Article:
Gardner Intelligence Blog

The Plastics Industry Association (PLASTICS) presented the results from its 2019 Global Trends Report at the K-Show in Dusseldorf, Germany on October 17th.  PLASTICS Chief Economist Perc Pineda, along with the PLASTICS CEO Tony Radoszewski, discussed the challenges and opportunities facing the industry in the coming years. 

According to the Association, in the 12-month period ending second quarter 2019:

Durable Goods Production Contracts for First Time since 2016

In September, the index for production of durable goods was 109.2, which was down 0.4% from one year ago. This ended a streak of 33 consecutive months of growth in the durable goods production index. The annual rate of change, which is easier to correlate with other data points, grew 1.9% this month. However, the annual rate of growth decelerated for the seventh-straight month. September’s growth rate was the slowest since September 2017, and it is likely to decelerate even more, as the month-over-month rate of growth has been relatively weak the last six months. Further, the key leading indicator of production – durable goods new orders – is indicating slower growth in industrial production.

We track industrial production and its leading indicators for a number of industries.

Capacity Utilization Contraction Accelerates for Third Month

In September, durable goods capacity utilization was 75.4%, which was the slowest rate of durable goods capacity utilization since April. Compared with one year ago, capacity utilization contracted 1.9%. This was the third month in a row of accelerating contraction and the fastest rate of month-over-month contraction in three years.

Annual growth in capacity utilization of durable goods decelerated to 0.8% from 1.3% in September. That is down from its peak of 2.8% in January, and its slowest rate of growth since November 2017. As the annual rate of growth tends to lead capital equipment consumption by seven-to-10 months. Capacity utilization is signaling machine tool orders will contract for the remained of 2019 and into 2020.

Contraction in Cutting Tool Orders Accelerates

In August, cutting tool orders were $205.1 million, which was the highest level of orders since May. However, August orders contracted by 10.0% compared with one year ago, marking the sixth consecutive month of month-over-month contraction and the fastest rate of contraction since July 2016. The annual rate of growth decelerated for the seventh-straight month to 2.2%, which was the slowest rate of annual growth since June 2017. It is very likely that the annual rate of change in cutting tool orders will slide into contraction before the end of 2019.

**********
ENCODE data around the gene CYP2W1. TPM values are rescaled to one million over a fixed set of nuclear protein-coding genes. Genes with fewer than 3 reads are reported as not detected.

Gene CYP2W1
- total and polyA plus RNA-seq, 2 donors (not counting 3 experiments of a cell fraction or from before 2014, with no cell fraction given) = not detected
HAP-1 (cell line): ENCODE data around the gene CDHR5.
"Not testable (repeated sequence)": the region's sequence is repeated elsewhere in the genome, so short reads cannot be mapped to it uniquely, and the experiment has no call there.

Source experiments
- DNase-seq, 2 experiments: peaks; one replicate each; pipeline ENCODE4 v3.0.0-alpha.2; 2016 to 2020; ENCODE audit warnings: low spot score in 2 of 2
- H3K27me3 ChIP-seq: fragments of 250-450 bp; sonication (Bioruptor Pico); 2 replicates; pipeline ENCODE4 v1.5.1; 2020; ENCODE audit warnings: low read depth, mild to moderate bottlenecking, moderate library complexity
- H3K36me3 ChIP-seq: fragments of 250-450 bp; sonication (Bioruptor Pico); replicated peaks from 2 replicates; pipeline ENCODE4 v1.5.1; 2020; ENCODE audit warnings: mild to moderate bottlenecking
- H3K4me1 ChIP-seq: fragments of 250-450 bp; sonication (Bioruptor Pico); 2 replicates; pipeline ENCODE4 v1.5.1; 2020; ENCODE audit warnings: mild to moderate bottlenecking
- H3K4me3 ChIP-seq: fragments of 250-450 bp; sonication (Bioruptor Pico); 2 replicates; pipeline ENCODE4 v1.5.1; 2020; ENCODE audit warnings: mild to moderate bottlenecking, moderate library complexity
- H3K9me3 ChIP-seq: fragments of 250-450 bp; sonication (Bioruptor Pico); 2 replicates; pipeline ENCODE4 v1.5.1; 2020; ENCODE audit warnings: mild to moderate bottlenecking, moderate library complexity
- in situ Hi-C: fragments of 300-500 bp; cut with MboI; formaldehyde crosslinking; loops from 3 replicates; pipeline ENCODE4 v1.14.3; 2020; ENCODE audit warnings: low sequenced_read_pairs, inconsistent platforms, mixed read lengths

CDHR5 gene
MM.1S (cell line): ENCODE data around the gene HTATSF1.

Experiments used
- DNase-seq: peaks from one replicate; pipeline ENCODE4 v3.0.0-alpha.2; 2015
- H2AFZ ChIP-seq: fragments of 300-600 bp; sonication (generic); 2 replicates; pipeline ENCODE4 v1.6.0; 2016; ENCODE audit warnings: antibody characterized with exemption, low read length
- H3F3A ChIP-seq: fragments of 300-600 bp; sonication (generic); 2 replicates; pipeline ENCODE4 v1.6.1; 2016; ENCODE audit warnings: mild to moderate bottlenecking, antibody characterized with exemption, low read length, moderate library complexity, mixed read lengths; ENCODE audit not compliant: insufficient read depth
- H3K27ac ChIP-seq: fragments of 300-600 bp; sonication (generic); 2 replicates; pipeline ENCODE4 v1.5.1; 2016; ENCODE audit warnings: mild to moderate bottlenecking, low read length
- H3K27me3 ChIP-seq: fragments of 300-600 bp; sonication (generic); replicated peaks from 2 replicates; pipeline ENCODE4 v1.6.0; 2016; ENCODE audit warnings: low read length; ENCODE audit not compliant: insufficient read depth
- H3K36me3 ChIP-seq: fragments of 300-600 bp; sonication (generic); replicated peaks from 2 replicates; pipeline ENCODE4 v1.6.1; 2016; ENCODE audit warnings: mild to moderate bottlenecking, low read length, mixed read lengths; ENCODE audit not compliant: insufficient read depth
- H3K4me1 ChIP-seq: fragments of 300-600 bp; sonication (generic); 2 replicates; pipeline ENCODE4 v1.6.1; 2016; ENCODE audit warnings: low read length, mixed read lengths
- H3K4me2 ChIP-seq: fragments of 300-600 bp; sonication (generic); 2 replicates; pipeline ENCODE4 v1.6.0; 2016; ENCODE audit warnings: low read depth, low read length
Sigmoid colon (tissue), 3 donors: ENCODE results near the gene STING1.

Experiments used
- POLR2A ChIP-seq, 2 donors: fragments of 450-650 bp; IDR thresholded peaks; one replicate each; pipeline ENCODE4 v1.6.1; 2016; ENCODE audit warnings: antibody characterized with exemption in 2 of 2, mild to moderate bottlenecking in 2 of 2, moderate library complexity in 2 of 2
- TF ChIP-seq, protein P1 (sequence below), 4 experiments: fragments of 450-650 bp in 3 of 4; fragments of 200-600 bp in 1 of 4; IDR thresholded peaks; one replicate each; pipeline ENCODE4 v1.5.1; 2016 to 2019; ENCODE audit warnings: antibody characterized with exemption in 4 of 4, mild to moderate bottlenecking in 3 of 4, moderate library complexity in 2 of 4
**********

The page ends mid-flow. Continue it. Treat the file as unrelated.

The GBI: Metalworking is a good leading indicator of cutting tool orders. The rate of change in the Index began contracting in March and the contraction has accelerated since. In the last down turn in late 2015 and early 2016, the GBI: Metalworking contracted more than 10% year over year and so did cutting tool orders. It is likely that the GBI: Metalworking will see annual contraction of at least 10% in the next month or two. The Index is clearly indicating that the annual rate of growth in cutting tool orders will continue to decelerate, if not begin to contract, for the remainder of 2019. The GBI typically leads cutting tool orders by seven-to-10 months.

Real 10-Year Treasury Rate Continues Negative Trend

In September, the nominal 10-year Treasury rate inched higher for the first time in 10 months, rising to 1.70% from 1.63%. However, this was the second straight month the nominal rate was below 2.00% . September was the fourth month in a row that the nominal 10-year Treasury rate averaged less than the Fed Funds Rate, which is the overnight lending rate. The 10-year Treasury rate falling below the Fed Funds rate tends to indicate a recession is ahead.

The annual rate of inflation according to the CPI was below 2.00% for the fifth month in a row ninth time in 10 months. As a result, the real 10-year Treasury rate was -0.15%. September was the third time in four months that the real 10-year Treasury rate was negative.


Top Shops

‘Top Shops’ is a benchmarking and recognition program designed to help shops build their business.

World Machine Tool Survey

An independent annual survey that collects statistics from machine tool consuming and producing countries and compares them in real U.S. dollars.

Capital Spending Survey

An annual survey that collects statistics regarding budgeted spending on machine tools, testing equipment, software and more.

Gardner Business Index

A diffusion index measuring month-to-month changes in activity at durable goods and discrete parts manufacturing facilities.